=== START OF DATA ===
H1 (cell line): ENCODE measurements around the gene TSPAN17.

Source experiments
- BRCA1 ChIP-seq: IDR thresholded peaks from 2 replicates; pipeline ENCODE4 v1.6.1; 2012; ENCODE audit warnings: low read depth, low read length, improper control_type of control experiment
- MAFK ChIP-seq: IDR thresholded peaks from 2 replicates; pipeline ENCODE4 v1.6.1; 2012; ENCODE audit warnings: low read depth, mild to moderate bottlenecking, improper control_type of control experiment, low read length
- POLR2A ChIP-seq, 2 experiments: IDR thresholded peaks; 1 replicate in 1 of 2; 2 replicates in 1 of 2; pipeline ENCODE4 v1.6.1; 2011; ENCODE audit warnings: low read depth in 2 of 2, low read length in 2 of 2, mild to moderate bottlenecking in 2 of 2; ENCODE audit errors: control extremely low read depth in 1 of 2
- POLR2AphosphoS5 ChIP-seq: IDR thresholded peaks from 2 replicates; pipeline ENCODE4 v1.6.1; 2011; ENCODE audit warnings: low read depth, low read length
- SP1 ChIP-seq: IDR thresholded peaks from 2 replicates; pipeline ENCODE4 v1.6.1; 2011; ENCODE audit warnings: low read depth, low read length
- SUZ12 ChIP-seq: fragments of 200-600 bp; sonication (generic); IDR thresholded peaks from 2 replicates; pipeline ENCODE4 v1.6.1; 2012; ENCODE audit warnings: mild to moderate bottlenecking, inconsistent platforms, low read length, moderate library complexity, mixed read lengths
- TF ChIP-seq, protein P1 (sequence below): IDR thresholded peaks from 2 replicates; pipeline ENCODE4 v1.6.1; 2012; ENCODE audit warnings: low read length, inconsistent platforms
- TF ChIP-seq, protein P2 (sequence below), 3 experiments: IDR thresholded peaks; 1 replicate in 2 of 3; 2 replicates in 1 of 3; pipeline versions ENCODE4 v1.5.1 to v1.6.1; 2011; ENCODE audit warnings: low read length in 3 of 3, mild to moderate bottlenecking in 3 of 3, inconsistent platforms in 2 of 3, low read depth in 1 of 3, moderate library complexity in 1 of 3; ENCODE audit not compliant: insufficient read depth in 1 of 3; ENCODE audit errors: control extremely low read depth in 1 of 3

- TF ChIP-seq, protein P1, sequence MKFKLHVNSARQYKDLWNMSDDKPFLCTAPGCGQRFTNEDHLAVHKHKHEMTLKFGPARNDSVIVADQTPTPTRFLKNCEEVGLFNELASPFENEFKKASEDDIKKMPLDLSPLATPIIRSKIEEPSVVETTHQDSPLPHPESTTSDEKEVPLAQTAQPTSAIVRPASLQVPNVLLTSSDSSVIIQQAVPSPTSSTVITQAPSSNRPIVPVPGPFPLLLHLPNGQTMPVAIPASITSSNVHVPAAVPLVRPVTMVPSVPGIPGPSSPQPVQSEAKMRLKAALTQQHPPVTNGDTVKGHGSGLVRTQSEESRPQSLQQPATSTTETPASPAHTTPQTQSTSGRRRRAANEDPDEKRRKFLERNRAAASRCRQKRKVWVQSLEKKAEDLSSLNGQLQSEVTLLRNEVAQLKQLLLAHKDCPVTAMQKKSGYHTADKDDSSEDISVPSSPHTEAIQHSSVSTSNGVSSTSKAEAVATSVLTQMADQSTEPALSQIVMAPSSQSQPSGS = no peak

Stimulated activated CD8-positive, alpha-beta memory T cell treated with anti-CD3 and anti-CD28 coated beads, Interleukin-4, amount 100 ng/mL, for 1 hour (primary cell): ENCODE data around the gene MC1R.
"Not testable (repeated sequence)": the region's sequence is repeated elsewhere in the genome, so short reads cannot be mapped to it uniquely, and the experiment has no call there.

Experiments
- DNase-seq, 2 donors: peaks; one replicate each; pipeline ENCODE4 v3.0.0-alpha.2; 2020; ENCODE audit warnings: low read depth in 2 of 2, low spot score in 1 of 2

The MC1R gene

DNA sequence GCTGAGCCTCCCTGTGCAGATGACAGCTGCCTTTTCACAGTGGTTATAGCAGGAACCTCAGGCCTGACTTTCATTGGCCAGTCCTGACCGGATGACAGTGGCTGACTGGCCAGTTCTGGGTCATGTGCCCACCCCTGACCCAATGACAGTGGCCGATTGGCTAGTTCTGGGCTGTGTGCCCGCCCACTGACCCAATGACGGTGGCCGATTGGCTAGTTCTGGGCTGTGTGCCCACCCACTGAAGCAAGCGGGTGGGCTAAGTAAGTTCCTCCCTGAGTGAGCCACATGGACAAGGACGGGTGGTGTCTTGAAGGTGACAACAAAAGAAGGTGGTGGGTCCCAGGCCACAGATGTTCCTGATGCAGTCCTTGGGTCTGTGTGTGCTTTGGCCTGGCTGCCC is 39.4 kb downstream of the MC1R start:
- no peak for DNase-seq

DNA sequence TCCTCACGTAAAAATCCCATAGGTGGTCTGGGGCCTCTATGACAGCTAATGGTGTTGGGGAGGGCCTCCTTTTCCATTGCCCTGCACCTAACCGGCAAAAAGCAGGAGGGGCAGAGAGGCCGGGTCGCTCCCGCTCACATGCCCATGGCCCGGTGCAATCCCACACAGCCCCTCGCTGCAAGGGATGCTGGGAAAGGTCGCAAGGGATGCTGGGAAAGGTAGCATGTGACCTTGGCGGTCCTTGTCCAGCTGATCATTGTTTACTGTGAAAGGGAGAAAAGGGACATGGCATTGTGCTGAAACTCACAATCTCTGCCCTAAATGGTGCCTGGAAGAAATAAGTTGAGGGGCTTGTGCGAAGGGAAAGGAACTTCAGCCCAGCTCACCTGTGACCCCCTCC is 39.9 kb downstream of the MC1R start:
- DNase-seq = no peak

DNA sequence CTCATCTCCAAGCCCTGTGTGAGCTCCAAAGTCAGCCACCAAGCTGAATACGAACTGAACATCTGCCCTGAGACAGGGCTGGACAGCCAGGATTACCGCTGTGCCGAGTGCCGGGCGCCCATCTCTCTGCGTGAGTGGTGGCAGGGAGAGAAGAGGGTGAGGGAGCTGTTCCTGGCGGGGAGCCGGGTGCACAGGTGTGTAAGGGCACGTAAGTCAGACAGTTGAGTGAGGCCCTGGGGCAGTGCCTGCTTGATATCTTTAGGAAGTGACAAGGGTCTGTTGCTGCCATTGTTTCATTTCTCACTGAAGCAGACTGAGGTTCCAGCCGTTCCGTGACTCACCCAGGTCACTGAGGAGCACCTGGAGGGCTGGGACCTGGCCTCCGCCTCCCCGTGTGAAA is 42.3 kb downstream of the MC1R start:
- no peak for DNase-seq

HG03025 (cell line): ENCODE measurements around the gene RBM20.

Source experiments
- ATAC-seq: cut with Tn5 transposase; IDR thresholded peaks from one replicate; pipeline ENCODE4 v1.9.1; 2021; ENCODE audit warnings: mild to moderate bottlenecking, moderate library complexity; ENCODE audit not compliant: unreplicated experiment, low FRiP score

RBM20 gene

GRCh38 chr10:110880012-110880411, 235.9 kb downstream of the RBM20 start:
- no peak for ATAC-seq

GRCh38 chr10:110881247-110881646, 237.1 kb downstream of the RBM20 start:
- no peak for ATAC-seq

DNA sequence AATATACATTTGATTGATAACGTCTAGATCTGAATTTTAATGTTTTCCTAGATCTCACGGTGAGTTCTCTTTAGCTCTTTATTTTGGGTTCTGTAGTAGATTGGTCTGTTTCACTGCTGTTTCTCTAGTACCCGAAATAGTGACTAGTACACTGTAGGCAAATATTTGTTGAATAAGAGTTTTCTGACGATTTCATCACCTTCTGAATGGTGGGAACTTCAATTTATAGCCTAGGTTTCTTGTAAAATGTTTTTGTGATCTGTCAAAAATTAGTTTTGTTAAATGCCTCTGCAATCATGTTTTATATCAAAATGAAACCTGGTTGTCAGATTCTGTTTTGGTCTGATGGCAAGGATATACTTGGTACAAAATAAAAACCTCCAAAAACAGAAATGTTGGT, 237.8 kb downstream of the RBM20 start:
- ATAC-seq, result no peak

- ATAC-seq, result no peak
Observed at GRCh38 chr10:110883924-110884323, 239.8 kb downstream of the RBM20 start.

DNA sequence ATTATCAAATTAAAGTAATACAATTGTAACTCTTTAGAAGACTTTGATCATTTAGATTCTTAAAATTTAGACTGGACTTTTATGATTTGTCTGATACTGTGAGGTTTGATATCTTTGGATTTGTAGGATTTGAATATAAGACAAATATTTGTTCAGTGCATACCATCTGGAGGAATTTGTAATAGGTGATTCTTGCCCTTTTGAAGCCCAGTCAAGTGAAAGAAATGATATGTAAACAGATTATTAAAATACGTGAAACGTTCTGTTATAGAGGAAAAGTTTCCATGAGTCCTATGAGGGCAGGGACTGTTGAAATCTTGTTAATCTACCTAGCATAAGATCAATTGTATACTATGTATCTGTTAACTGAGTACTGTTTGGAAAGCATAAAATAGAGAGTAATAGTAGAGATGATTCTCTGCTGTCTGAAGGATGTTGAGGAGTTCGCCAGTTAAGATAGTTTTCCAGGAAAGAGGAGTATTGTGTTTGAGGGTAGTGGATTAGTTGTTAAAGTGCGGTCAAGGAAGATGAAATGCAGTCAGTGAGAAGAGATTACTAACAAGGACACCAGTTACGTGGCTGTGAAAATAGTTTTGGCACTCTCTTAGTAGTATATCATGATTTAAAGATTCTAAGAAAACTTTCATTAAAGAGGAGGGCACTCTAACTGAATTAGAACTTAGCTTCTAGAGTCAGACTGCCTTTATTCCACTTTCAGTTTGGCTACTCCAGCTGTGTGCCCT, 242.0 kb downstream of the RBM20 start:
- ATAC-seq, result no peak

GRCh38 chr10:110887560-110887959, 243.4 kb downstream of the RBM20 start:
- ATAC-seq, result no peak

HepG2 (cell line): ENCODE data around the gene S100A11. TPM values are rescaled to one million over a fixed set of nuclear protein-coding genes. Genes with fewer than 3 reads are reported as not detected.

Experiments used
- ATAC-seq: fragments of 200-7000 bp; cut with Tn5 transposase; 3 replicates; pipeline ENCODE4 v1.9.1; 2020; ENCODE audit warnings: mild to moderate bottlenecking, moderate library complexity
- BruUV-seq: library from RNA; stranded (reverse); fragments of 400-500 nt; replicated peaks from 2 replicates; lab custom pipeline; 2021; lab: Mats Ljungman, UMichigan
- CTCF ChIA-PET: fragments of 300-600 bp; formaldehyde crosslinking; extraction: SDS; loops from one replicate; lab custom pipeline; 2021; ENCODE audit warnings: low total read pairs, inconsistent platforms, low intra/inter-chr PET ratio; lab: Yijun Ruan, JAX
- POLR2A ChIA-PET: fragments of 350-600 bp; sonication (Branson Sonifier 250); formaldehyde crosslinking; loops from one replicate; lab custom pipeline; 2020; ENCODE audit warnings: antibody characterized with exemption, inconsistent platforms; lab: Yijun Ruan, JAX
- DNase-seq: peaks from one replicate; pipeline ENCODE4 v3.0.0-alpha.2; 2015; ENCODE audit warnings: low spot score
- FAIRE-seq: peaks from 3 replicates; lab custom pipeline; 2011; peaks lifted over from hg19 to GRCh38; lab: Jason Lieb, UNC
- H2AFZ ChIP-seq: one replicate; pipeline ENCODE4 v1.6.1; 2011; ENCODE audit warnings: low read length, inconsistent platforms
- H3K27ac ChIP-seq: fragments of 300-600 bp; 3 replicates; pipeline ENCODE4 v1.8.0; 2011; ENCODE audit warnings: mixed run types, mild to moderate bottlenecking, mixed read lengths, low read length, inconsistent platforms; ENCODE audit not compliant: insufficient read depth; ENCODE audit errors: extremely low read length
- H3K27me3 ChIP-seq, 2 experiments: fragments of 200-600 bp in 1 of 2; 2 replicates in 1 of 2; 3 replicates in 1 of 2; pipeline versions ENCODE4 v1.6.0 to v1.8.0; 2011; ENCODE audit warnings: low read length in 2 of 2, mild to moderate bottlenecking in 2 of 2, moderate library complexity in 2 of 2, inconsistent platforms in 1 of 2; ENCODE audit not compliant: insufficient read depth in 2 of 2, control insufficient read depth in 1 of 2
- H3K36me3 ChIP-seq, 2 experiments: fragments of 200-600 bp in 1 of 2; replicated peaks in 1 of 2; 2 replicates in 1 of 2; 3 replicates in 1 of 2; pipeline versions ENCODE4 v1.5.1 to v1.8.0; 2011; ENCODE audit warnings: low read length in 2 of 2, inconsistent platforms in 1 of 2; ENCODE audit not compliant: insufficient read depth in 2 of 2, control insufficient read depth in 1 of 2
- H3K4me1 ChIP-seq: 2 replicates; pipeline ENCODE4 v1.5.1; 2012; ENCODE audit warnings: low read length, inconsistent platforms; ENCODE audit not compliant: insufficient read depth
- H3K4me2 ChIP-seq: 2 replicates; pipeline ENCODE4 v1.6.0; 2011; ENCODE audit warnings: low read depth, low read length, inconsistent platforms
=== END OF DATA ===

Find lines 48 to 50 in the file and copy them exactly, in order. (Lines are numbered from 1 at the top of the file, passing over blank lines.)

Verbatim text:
- H3K27ac ChIP-seq: fragments of 300-600 bp; 3 replicates; pipeline ENCODE4 v1.8.0; 2011; ENCODE audit warnings: mixed run types, mild to moderate bottlenecking, mixed read lengths, low read length, inconsistent platforms; ENCODE audit not compliant: insufficient read depth; ENCODE audit errors: extremely low read length
- H3K27me3 ChIP-seq, 2 experiments: fragments of 200-600 bp in 1 of 2; 2 replicates in 1 of 2; 3 replicates in 1 of 2; pipeline versions ENCODE4 v1.6.0 to v1.8.0; 2011; ENCODE audit warnings: low read length in 2 of 2, mild to moderate bottlenecking in 2 of 2, moderate library complexity in 2 of 2, inconsistent platforms in 1 of 2; ENCODE audit not compliant: insufficient read depth in 2 of 2, control insufficient read depth in 1 of 2
- H3K36me3 ChIP-seq, 2 experiments: fragments of 200-600 bp in 1 of 2; replicated peaks in 1 of 2; 2 replicates in 1 of 2; 3 replicates in 1 of 2; pipeline versions ENCODE4 v1.5.1 to v1.8.0; 2011; ENCODE audit warnings: low read length in 2 of 2, inconsistent platforms in 1 of 2; ENCODE audit not compliant: insufficient read depth in 2 of 2, control insufficient read depth in 1 of 2